The Jobs Fund leverages on existing capacity in the public and private sector through co-financing projects with the potential to contribute significantly to sustainable job creation. Through this collaboration, the Fund aims to improve the employment prospects of young people and foster innovative approaches to job creation. The Jobs Fund complements rather than displaces other public funding programmes. The Fund offers once-off grants in the areas of enterprise development, infrastructure, support for work seekers and institutional capacity building.

About 40 259 permanent jobs were created by Jobs Fund supported projects in 2014/15. Of these, 18 567 went to youth and 24 522 went to women. About 46,348 persons received training over this period. Of these 26,561 were youth and 29,825 were women.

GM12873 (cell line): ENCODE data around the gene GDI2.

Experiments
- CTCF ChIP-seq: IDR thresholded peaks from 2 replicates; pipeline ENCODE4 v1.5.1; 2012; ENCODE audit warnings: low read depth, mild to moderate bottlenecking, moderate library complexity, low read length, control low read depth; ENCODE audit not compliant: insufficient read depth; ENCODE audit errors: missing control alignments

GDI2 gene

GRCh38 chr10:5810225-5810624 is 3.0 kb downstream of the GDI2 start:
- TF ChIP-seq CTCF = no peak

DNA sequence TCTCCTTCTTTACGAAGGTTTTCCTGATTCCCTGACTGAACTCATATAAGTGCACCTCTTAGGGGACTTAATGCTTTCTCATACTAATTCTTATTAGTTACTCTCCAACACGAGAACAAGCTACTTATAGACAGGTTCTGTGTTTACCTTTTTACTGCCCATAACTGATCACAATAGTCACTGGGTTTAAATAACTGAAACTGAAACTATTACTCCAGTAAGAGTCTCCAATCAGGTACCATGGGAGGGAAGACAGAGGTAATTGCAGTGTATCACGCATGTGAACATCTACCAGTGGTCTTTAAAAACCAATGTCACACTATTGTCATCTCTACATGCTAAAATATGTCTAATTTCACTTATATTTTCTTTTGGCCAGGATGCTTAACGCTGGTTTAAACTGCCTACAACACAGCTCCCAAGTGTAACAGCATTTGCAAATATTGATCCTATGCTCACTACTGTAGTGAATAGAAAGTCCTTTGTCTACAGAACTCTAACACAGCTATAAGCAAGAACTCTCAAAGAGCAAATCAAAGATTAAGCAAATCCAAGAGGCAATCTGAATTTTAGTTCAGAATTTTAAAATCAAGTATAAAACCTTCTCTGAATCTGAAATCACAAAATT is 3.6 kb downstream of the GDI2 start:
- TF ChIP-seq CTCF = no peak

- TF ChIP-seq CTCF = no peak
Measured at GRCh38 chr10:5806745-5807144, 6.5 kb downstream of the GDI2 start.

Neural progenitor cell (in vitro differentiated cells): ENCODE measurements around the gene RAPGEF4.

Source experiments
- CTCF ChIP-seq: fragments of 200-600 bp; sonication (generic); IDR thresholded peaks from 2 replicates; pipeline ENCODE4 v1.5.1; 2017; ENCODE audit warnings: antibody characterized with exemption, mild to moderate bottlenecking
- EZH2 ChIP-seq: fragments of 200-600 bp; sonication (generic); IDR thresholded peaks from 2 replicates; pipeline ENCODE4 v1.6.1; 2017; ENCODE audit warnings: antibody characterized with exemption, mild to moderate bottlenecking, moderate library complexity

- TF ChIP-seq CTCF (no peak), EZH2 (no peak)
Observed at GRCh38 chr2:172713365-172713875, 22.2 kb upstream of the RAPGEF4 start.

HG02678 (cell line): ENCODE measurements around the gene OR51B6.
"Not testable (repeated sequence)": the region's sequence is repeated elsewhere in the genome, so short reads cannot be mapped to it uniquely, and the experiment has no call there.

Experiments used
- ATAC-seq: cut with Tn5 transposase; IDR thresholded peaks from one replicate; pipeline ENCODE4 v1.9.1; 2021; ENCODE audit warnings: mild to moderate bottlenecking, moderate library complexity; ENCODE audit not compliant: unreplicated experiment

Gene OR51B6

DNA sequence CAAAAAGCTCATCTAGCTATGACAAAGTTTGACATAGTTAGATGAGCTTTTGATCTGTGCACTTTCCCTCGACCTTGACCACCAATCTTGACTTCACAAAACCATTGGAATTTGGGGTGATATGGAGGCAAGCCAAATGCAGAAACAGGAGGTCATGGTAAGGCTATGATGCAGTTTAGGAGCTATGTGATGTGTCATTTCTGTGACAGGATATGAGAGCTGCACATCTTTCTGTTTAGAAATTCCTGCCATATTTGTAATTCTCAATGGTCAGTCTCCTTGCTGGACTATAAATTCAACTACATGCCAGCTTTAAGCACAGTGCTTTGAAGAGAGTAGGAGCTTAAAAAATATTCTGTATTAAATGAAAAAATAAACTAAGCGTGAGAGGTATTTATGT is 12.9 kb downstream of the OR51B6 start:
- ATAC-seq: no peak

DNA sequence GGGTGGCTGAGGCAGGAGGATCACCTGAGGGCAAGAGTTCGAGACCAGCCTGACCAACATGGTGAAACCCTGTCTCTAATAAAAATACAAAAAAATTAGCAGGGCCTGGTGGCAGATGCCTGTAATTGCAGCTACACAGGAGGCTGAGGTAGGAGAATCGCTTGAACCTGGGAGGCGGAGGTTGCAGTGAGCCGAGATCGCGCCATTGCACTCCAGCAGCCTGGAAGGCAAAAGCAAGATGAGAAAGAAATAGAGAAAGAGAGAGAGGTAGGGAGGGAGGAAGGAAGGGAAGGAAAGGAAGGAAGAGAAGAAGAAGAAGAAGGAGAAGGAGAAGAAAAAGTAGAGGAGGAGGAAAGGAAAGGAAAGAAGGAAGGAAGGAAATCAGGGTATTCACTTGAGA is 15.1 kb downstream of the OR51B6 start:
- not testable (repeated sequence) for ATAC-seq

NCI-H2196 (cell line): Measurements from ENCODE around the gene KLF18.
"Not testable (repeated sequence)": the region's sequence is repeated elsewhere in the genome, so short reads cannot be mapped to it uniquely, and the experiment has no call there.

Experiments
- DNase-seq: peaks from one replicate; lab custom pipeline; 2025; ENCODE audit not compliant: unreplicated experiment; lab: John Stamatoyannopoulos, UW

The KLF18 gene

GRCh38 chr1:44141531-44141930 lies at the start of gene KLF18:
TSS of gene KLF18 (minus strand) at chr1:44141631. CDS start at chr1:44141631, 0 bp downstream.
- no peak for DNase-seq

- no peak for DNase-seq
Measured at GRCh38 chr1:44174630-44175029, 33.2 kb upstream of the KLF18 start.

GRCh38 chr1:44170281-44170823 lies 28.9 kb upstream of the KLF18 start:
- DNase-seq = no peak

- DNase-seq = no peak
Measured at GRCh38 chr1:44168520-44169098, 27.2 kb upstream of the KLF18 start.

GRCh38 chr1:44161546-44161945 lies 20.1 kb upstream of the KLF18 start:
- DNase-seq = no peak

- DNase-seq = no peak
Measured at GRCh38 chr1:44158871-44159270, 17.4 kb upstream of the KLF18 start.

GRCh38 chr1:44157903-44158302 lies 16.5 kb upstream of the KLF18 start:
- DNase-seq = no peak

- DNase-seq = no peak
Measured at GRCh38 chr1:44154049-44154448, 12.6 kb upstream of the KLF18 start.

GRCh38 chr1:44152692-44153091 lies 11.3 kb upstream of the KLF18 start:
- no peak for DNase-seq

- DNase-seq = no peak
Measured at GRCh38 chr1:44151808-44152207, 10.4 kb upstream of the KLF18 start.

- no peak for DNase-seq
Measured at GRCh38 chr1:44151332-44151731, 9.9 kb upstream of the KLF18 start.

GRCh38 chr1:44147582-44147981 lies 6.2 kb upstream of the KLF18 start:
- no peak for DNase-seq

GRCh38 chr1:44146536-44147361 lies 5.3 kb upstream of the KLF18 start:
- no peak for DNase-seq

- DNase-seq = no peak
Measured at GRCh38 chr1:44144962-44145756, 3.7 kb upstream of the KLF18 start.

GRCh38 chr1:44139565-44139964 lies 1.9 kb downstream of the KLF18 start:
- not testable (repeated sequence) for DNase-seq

• Entrepreneurship

The Economic Development Department worked with the Industrial Development Corporation (IDC) and its subsidiaries to provide funding for young entrepreneurs, with R144 million approved by the IDC for youth-led investment projects in the past 12 months. In the same period, the Small Enterprise Finance Agency (SEFA) disbursed R310 million to youth-owned businesses.

The Presidential Infrastructure Coordinating Commission (PICC) is now tracking jobs on about 40 infrastructure projects, which currently employ an estimated 95 000 young workers.

While the youth unemployment rate has not decreased in this period, the number of new jobs created for young people rose by 240 000 in the past 12 months. However, 500 000 young people entered the labour market, so while jobs are being created for young people, they are not yet on the scale required.

The collective measurable impact of the initiatives that have been undertaken as part of the anti-poverty programme in lowering youth unemployment is yet to be determined with the assistance of Statistics South Africa.